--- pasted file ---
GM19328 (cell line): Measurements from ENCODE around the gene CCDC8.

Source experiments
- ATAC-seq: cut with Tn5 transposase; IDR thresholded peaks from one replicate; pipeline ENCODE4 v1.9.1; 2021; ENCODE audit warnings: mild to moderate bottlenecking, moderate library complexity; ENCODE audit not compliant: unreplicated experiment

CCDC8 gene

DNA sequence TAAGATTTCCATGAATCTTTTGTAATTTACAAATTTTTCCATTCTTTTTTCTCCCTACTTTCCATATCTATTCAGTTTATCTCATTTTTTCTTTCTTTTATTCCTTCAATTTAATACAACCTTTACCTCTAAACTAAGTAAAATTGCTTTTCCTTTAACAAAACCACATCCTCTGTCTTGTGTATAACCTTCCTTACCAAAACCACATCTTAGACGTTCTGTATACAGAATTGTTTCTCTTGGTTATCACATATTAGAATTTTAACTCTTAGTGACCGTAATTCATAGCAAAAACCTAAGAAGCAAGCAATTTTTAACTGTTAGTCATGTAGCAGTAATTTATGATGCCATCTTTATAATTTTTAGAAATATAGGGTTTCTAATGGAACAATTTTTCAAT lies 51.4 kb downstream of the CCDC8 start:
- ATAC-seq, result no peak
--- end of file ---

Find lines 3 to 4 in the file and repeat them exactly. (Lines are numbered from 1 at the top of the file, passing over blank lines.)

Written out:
- ATAC-seq: cut with Tn5 transposase; IDR thresholded peaks from one replicate; pipeline ENCODE4 v1.9.1; 2021; ENCODE audit warnings: mild to moderate bottlenecking, moderate library complexity; ENCODE audit not compliant: unreplicated experiment

CCDC8 gene